Trevor Noah bids The Daily Show goodbye It’s taught me to be grateful

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And just like that, “The Daily Show with Trevor Noah” was a thing of the past.

Noah hosted Comedy Central’s satirical news program for the last time on Thursday, a one-hour episode that was pitched to viewers as a “celebration of the fact” that we America is fixed.

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“When I started the show,” he said at the beginning of the episode, “I had three clear goals: ‘I’m going to make sure Hillary gets elected, I’m going to make sure I’m not starting a global Am.” Epidemic. Stop it.” And I’m going to be Kanye West’s best friend. I think it’s time to move on.

Most of Noah’s farewells adopted the same tone—nostalgic, but cheeky. Aside from a brief interview with comedian Neil Brennan, the episode was devoted entirely to looking back at Noah’s seven-year tenure and poking fun at his vague plans for the future. At one point, Noah, who frequently references his South African upbringing, joked that “it was only a matter of hours before he went back to Africa.”

“Rafiki has adopted the new baby,” he continued, referring to the famous scene from the movie “The Lion King.” “We should all be there. That’s the whole point.

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Noah announced his impending departure from “The Daily Show” in September, explaining that he wanted to spend more time on other aspects of life, whether family and friends or live comedy shows and touring. After seven years he said, ‘My time is up. But in the most beautiful way. (Until the next permanent host is announced, the show will be led by guests including Al Franken, Chelsea Handler, D.L. Hughley, Leslie Jones, John Leguizamo, Hasan Minhaj, Kal Penn, Sarah Silverman, Wanda Sykes, and Marlon Wayans.)

“The Daily Show” was transformed into a cultural institution under the late night program’s second host, Jon Stewart, who served for 16 years. Noah, a South African comedian for the most part unknown to American audiences back in 2015, was an unlikely successor to Stewart, but was chosen by Comedy Central executives in an effort to attract millennial viewers to the network.

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In the end, Noah, now 38, was able to do more than speak authentically to a younger demographic. As Elahe Izzadi of The Washington Post observed this week in a retrospective of his many years as host, “Noah could have brought something Stewart and his once-rumored potential replacement could not: a comedic scene that only Could have been given by an outsider, the one who introduced it is part of the inside.

On Thursday, “Daily Show” correspondents devoted their segments to Noah’s departure.

Stock reporter Michael Costa said, “As much as I love numbers, there’s a different N-word I love even more: nostalgia.” Weatherperson Desi Lyddick Runs a Self-Centered Exit Interview With Noah: “What Will You Miss Most About Me?” He asked. Internet trends expert Ronnie Chiang joked that he didn’t need Noah anymore. “I’ve been in several tent-pole franchises for this show,” he boasted—while traffic reporter Roy Wood Jr. asked Noah to give the shtick up. begged: “Just accept it. You are not African.

Lottery announcer Dulke Sloan gets straight to the question on everyone’s mind: What’s next for Noah? She struggled to understand that, according to the host, she didn’t really have anything special planned. “So you’re quitting without doing anything? Wow, you’re really half white,” Sloan remarked.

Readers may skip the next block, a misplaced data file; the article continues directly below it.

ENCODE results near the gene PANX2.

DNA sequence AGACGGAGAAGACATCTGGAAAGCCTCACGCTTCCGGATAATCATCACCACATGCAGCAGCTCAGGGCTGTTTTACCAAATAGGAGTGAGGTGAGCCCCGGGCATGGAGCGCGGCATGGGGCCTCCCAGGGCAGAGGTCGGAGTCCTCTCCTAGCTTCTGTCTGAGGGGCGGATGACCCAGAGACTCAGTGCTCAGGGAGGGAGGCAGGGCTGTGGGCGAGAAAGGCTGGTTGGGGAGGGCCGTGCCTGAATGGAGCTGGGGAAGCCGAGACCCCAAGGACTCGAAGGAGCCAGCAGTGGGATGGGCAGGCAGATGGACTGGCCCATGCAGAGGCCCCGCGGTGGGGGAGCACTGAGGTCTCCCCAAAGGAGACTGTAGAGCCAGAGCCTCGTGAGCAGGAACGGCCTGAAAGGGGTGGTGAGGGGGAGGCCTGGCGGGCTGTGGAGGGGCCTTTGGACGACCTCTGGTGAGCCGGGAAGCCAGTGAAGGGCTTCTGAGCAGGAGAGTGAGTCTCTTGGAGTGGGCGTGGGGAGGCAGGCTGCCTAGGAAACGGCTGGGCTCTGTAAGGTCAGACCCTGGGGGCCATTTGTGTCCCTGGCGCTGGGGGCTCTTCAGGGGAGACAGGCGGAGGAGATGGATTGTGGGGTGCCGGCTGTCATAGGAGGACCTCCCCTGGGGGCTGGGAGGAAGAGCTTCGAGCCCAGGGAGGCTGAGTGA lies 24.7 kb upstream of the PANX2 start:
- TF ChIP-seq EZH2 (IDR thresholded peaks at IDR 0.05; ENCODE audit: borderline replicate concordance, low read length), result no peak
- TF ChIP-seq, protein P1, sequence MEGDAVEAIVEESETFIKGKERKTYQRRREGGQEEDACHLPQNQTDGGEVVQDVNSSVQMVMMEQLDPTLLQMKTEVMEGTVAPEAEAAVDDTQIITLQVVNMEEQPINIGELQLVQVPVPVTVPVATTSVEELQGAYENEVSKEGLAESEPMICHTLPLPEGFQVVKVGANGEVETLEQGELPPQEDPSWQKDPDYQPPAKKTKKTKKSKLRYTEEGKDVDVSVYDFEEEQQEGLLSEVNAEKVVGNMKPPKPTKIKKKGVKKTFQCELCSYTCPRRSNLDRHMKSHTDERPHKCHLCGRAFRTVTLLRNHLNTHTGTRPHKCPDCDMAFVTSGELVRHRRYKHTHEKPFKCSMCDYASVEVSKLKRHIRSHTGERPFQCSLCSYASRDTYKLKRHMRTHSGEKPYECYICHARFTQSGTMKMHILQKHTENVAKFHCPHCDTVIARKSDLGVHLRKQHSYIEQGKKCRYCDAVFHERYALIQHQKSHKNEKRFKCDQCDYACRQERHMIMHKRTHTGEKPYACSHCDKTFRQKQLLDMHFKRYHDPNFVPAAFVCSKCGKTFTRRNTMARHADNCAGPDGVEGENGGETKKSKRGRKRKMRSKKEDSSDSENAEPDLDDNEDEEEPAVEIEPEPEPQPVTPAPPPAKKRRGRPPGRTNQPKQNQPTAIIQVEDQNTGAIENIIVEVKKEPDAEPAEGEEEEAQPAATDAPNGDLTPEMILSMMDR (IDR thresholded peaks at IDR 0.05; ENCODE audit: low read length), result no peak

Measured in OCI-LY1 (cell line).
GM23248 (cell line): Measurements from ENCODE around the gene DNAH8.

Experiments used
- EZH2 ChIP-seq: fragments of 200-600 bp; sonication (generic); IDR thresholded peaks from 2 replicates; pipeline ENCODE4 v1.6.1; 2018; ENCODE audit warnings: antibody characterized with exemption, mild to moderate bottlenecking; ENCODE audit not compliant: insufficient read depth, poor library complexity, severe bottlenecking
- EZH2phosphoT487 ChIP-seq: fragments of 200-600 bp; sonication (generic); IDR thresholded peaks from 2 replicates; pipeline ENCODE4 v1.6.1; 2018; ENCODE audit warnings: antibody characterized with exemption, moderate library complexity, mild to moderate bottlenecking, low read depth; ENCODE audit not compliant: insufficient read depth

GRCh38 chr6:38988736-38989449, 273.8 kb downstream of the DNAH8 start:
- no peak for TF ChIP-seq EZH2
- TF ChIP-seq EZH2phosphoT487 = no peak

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Surprise guest Jordan Klepper, a former reporter who has returned to the show intermittently, had his own theory: Maybe Noah will run a candy store. Klepper introduced the idea during a video segment in which he interviewed New Yorkers about how Noah’s departure made them feel. Some were passionate in their views. One person believed Jimmy Fallon to be a “Daily Show” correspondent.

New Yorkers can be seen as an apt sample of the American population, differing in opinion and attitudes. Noah admits at the end of the episode that he still doesn’t understand much about this country, and becomes increasingly aware of the fact “the more I learn, the more fun it is.”

So maybe Noah didn’t fix America in one fell swoop. But he did manage to relay some valuable lessons he’s learned over the years and try to infuse his point of view into the show.

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The first lesson, he said, was that “issues are real, but politics is an invented way of solving those issues… It’s not binary. There are not just two ways to solve any problem.” ,

The second was “Never forget how much context matters.” When Noah first started hosting, he said, people hated him for superficial reasons like his hair and accent. Seven years later, “These people still hate me – but for the right reasons. Because they know me. They understand me.”

Noah haters got tons of mentions throughout the night — “Haters — look, we’ve still got ratings,” he quipped — but positivity reigned supreme. She thanked the audience multiple times, and specifically gave a shout-out to black women for shaping the way we see the world.

That shoutout fell in line with Noah’s final lesson from hosting the show: Gratitude.

He said, “It’s taught me to be grateful for everything I have that I didn’t even realize I had.” “Grateful to the amazing people who helped me make every single episode.”


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